June 13, 2024


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A ‘milestone’ in technology: Thanks to a brain interface, women can ‘talk’ again

A ‘milestone’ in technology: Thanks to a brain interface, women can ‘talk’ again

“teacher” in technology
Women can “talk” again thanks to the brain interface

Incredibly efficient brain-computer interfaces are restoring the ability to ‘talk’ in stroke patients – even using their original voice. Research colleagues are impressed. When will there be systems suitable for everyday use?

For example, brain-computer interfaces should enable people to talk again after a stroke. Two such approaches have been presented by two research groups in the journal Nature. in study The patient was able to articulate an average of 62 words per minute through her thoughts Another Job One woman could pronounce 78 words per minute. This corresponds to about half the English speaking speed of about 150 words per minute.

In one study, the group led by Francis Willett of Stanford University in California treated patient Pat Bennett, who had amyotrophic lateral sclerosis (ALS). This leads to progressive muscle paralysis, which also affects speech.

Microelectrodes in the brain

The researchers implanted four arrays of tiny electrodes into areas of the brain associated with speech. Brain activities measured in this way were transmitted by cable to a computer system, which converted the signals into text.

The patient trained the system about twice a week by speaking pre-set texts in her mind, and the researchers modified the system to fit her brain patterns. Four months later, the woman was able to say 62 words per minute just by thinking about her. This speed exceeds previous systems by more than three times.

“For people who cannot speak, it means they can stay connected to the larger world, possibly continue to work and maintain relationships with friends and family,” Bennett said in a statement to Stanford University.

It can also be done without surgery

The second study, by a team led by Edward Chang of the University of California, San Francisco, also relies on a case study. This woman lost her ability to speak after suffering a stroke. The researchers used the electrocorticography method: brain signals are measured directly on the surface of the brain without the need for needles to be inserted into the brain, as is the case with microelectrode arrays. However, measuring electrodes must be applied to a larger area of ​​the brain in this method.

Zhang’s group decoded the signals sent from the brain to the muscle groups involved in speech. It also focused on 39 phonemes, called phonemes, for word recognition – this should speed up word recognition.

Reconstruct the original sound

The avatar then speaks on screen, moving its mouth and lips in real time according to the decoded sounds. There is even a reconstruction of the patient’s original voice: for the speech modification, the team used the audio recording of a speech the woman gave at her wedding.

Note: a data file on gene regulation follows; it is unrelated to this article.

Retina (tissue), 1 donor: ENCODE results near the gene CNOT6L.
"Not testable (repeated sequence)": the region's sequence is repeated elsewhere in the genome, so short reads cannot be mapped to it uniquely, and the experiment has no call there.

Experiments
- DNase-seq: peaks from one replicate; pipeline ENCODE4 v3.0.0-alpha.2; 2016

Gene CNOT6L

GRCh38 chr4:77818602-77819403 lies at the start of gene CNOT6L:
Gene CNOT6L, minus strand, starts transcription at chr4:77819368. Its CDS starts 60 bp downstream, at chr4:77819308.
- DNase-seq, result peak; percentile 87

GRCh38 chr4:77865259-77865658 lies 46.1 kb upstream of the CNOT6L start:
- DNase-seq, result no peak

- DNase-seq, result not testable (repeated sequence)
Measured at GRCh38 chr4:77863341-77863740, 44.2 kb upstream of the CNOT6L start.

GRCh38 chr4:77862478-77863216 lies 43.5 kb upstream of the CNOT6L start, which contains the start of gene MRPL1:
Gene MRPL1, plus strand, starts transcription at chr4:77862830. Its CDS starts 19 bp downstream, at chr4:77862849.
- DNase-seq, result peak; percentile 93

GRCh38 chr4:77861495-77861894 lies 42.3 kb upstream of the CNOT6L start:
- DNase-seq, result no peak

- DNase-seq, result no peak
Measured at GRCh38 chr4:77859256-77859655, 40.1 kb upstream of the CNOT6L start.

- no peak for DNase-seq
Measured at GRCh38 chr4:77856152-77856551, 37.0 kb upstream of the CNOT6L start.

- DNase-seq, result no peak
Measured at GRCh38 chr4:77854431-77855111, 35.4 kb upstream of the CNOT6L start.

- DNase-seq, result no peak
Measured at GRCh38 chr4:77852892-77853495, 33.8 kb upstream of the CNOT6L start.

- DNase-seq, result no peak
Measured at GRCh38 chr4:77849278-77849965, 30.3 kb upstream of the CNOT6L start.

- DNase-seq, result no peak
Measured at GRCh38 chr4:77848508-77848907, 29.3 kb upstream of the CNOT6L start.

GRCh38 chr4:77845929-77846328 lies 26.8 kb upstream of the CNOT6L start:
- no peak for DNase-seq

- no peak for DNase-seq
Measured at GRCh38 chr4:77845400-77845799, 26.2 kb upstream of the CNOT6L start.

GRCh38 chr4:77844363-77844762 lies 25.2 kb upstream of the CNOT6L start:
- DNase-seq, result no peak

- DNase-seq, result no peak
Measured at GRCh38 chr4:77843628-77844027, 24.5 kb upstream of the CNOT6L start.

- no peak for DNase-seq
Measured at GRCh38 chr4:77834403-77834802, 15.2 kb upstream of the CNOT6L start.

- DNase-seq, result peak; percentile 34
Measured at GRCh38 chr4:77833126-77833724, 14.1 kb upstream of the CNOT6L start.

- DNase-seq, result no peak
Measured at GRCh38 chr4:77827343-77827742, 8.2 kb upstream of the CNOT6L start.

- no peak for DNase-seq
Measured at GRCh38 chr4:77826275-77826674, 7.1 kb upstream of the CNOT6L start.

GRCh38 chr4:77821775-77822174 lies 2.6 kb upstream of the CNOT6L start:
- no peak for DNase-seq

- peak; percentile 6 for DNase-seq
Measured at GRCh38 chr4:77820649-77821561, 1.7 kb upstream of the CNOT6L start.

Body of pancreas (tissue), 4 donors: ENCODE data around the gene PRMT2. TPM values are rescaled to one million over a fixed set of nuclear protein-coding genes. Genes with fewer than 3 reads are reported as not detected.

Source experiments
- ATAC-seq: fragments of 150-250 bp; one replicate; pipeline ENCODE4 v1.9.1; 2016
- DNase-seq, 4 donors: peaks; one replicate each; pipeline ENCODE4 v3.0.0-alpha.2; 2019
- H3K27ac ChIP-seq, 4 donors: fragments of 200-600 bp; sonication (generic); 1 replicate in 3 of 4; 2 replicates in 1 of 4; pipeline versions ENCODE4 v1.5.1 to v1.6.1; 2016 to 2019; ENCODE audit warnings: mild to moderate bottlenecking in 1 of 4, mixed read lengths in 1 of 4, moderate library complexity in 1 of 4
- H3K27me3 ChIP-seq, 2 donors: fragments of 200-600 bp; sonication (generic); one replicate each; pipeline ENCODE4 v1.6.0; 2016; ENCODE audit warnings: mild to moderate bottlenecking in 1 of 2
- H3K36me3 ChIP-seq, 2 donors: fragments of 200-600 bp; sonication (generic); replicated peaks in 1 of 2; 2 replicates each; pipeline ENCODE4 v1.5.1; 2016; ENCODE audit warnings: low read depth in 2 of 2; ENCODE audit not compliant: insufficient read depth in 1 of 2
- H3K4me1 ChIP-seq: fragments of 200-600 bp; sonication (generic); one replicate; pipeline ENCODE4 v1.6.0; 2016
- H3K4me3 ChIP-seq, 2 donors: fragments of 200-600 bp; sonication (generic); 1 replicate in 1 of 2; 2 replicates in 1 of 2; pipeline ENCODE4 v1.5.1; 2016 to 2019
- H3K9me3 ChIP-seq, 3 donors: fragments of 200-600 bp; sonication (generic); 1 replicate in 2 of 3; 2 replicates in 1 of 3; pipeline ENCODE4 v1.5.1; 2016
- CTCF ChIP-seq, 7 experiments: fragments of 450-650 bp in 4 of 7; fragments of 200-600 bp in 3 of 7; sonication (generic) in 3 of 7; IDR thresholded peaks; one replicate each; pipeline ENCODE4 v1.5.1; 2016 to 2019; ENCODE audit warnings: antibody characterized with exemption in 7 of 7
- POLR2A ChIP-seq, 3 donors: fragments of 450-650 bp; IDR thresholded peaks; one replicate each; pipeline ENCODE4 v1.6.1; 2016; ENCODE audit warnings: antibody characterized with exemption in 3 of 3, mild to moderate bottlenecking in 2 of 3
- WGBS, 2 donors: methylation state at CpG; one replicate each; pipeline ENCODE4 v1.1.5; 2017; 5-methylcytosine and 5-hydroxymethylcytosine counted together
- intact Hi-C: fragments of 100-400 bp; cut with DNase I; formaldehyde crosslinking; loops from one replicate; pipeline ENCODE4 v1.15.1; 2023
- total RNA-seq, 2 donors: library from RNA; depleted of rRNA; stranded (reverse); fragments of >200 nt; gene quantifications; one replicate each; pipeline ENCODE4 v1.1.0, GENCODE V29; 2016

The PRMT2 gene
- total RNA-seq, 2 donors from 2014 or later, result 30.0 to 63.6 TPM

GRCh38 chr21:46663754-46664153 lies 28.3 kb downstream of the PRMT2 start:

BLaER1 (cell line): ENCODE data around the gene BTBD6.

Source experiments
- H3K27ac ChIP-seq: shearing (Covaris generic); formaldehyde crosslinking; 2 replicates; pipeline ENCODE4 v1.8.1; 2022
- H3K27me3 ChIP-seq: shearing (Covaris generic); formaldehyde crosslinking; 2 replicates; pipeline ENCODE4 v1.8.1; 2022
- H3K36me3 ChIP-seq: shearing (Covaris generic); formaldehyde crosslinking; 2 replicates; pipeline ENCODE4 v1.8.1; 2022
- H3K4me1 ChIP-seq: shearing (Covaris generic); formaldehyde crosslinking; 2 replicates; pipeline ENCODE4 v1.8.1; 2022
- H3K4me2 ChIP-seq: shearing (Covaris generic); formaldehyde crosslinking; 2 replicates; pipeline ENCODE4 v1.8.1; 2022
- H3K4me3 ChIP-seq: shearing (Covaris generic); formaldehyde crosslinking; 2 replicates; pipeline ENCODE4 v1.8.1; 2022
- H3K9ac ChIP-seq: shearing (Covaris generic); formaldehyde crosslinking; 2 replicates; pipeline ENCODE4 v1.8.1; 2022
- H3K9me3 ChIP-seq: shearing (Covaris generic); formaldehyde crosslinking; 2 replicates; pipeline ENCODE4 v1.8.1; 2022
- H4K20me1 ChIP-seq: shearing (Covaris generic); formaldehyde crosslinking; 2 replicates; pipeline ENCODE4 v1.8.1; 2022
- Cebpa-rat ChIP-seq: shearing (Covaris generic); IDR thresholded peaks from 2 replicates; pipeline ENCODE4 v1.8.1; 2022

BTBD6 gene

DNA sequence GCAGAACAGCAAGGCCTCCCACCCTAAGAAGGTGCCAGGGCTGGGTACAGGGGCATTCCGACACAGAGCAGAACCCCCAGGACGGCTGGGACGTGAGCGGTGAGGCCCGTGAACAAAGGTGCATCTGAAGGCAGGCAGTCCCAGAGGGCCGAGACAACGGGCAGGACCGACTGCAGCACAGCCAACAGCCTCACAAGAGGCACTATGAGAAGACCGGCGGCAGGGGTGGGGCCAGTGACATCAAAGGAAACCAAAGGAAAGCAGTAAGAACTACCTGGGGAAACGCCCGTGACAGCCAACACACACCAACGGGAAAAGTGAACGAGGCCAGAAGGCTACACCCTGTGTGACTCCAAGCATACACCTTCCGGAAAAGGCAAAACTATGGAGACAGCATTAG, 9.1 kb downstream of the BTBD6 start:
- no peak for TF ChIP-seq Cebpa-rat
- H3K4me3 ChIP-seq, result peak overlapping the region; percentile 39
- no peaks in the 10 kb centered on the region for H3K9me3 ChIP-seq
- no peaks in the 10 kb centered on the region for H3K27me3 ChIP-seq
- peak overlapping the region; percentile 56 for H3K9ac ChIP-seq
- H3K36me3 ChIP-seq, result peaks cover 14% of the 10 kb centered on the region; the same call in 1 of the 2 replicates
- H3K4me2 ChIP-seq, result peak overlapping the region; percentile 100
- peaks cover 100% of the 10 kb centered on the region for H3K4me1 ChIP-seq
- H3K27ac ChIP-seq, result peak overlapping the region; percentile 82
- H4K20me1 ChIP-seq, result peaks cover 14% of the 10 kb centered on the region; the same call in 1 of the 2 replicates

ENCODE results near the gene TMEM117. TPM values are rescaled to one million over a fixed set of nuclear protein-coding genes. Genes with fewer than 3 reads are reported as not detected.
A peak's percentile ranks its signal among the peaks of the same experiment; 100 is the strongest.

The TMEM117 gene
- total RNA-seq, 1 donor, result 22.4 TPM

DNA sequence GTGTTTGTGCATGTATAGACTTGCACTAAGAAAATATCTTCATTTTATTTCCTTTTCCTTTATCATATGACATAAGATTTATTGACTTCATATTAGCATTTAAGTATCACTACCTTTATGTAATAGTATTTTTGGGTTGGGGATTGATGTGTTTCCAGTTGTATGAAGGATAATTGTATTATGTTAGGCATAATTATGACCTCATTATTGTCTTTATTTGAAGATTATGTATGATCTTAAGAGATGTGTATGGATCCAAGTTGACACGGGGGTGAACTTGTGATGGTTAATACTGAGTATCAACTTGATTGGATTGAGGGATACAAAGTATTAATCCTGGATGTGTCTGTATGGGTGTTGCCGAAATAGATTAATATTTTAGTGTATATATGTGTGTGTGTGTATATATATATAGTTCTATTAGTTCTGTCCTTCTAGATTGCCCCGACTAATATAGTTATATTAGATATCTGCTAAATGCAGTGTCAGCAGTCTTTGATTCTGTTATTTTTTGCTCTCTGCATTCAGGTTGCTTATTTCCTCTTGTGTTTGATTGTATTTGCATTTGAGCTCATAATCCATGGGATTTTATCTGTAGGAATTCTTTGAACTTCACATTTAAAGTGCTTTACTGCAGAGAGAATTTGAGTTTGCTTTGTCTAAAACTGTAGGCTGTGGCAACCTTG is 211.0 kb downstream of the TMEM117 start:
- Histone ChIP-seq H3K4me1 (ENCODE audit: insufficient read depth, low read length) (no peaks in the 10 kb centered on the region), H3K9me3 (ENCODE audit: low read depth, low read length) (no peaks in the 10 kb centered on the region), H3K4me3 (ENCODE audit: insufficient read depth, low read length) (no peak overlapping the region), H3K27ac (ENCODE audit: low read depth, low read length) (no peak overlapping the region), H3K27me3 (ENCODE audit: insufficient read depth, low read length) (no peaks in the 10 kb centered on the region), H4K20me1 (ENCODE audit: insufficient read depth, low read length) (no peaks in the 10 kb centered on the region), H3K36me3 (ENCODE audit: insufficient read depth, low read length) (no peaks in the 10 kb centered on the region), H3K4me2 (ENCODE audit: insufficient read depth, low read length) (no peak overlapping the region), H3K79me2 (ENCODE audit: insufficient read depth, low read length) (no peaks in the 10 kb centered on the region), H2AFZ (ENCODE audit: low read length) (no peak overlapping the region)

In addition, the patient was able to use her thoughts to assign three facial expressions to the avatar, each of three different intensities: happy, sad, and surprised. “These advances bring us much closer to developing a real solution for patients,” Chang said in a statement from his university.

Higher accuracy in the Stanford study

This patient averaged 78 words per minute. However, the word error rate for a vocabulary of 1024 words was one fourth. The Stanford team achieved an error rate of just under 24% with their patient, with a vocabulary of 125,000 words.

The system is still far from a device that people can use in everyday life, stresses Stanford researcher Willett. “But it’s a huge step forward in quickly restoring communication for paralyzed people who can’t speak.”

“A turning point in development”

Commenting for Nature, Nick Ramsey of University Hospital Utrecht and Nathan Crone of Johns Hopkins University School of Medicine in Baltimore write about a turning point in the development of such technologies: “The two reports are evidence that communication using implantable brain-computer interfaces can be restored.” The next step now is to outfit the electrical implants with a wireless connection.

Torsten Zander of the Technical University of Brandenburg in Cottbus-Senftenberg sees a clear engineering progression. “The results presented are very promising in their practical application.” However, they have only been tested on people who have trained on them for several weeks.

Souriju Sokadar, Chair of the Clinical Neurotechnology Working Group at the Charité Berlin, talks about a milestone in the development of brain-computer interfaces. But he also stresses that the two patients were specially selected for the studies. “There is still a long way to go before widespread use of these technologies can be envisaged.”

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